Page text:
Objectives of a Good Store Design


Design should:
 be consistent with image and strategy
 positively influence consumer behavior
 consider costs versus value
 be flexible
 recognize the
needs of the
disabled
Objectives of the Store Environment
 Get customers into the store
(store image)
 Serves a critical role in
the store selection
process
 Important criteria include
cleanliness, labeled
prices, accurate and
pleasant checkout
clerks, and well-stocked
shelves
 The store itself makes
the most significant and
last impression
Once they are inside the store,
convert them into customers
buying merchandise (space
productivity)

CBLMs on Customer Services Date Developed: Document No.


NC II May 2017 Issued by:
Date Revised:
Preparing Products for
Page 13 of 115
Display Revised by:
Veronica Joy A.
Revision #
Celestial
 The more merchandise customers are exposed to that is presented in an orderly
manner, the more they
tend to buy
Apparel Wall Presentation of the
Merchandise

INCORRECT
Fashion apparel wall presentation.
In the correct example, formal balance
is achieved by creating a mirror image
of garment on both sides of a center
line. This does not occur in the
incorrect example

INCORRECT

In this, Informal balance is achieved


because an equal amount of space is
filled on either side of a center line.
This does not occur in the incorrect
example.

SELF- CHECK 1.1-2

1. What are the elements of a


good store design?

CBLMs on Customer Services Date Developed: Document No.


NC II May 2017 Issued by:
Date Revised:
Preparing Products for
Page 14 of 115
Display Revised by:
Veronica Joy A.
Revision #
Celestial
ANSWER KEY 1.1-2

 be consistent with image and strategy


 positively influence consumer behavior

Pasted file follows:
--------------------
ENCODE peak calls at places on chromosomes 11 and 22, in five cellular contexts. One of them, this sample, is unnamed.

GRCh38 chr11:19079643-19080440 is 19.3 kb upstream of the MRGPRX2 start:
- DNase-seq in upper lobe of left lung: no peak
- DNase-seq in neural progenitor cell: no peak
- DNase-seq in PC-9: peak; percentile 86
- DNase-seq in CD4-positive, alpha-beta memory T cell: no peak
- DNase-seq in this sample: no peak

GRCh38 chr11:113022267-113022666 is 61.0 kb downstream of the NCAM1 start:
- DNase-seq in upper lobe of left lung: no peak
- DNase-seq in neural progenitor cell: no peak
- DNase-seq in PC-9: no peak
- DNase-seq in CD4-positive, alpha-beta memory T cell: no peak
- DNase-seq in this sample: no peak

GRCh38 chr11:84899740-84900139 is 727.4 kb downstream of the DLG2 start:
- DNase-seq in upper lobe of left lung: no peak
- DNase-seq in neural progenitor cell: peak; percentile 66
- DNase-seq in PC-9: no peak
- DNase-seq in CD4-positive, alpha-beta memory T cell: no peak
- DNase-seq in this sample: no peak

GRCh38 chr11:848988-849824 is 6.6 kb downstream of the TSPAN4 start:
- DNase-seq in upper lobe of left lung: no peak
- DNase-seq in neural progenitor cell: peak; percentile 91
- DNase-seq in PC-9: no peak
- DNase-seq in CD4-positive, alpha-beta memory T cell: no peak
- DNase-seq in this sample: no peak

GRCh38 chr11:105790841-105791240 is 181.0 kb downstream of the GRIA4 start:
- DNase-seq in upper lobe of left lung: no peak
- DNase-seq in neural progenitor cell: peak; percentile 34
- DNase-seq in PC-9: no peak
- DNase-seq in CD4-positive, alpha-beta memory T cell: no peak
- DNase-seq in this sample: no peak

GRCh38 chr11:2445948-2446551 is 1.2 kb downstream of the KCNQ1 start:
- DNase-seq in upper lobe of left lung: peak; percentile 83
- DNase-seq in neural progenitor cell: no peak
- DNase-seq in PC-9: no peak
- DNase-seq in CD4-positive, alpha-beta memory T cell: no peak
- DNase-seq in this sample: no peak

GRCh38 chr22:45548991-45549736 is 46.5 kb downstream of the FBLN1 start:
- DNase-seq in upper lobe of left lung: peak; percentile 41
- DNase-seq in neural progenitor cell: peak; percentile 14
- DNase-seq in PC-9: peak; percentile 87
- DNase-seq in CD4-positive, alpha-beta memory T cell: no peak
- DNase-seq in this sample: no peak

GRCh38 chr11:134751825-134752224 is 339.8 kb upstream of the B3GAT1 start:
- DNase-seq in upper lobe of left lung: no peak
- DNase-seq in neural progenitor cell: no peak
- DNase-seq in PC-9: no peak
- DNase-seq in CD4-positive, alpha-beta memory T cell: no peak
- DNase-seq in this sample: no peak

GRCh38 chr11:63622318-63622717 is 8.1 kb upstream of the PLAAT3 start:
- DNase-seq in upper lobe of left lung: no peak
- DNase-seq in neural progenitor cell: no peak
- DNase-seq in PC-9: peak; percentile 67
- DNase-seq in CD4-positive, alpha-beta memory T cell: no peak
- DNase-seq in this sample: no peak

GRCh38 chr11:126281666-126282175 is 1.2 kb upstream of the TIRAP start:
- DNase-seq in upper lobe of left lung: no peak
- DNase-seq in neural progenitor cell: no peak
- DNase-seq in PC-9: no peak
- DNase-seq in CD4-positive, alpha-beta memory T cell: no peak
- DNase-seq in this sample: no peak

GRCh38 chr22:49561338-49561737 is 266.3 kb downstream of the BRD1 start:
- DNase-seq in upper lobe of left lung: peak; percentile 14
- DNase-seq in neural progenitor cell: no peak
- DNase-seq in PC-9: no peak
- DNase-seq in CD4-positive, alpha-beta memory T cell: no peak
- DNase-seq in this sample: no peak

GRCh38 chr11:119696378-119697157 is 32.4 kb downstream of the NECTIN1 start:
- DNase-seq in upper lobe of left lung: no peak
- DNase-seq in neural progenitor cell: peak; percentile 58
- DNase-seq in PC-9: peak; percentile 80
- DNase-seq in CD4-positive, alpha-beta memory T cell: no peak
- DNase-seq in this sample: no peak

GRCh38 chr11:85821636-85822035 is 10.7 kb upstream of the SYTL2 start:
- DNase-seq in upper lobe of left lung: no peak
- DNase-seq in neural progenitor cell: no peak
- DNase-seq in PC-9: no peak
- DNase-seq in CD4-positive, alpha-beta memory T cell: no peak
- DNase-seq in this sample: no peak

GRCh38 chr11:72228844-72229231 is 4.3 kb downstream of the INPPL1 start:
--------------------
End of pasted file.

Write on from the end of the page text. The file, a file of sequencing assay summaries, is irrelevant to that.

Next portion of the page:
 consider costs versus value
 be flexible
 recognize the needs of the disabled

CBLMs on Customer Services Date Developed: Document No.


NC II May 2017 Issued by:
Date Revised:
Preparing Products for
Page 15 of 115
Display Revised by:
Veronica Joy A.
Revision #
Celestial
INFORMATION SHEET 1.1-3
Trends in Retail Design

After reading this Information Sheet you should be able to:

1. Identify what are the latest trends in retail designing


2. Analyze the techniques in retail design

MERCHANDISE PRESENTATION
 The ways goods are hung, placed on shelves, or
otherwise made available to customers
 Shoulder-out
 Only one side shows
 Face-forward
 Hanging garment so full front faces viewer
METHODS OF DISPLAY
 Shelving
 Hanging
 folding
 Pegging
 Dumping

DISPLAYED
MERCHANDISE
 Should be current
 Represent styles and lines
 Should be well stocked
 In demand
 New (inform customers of what is available)
 Encourage additional purchases
 Promote current theme
 Look good on display
ELEMENTS IN VISUAL MERCHANDISING

CBLMs on Customer Services Date Developed: Document No.


NC II May 2017 Issued by:
Date Revised:
Preparing Products for
Page 16 of 115
Display Revised by:
Veronica Joy A.
Revision #
Celestial
1. STORE FRONT
The exterior of a business. It
includes:
o Signs
 There are four
different types of
signs are:
a) Promotional Signs- For off-price
events or specials.
b) Location signs- For direction to
specific departments
c) institutional signs- Signs for the store policies
d) Informational signs-For product related benefits/ features/ prices etc.

o Marquee-The sign that is used to display the store name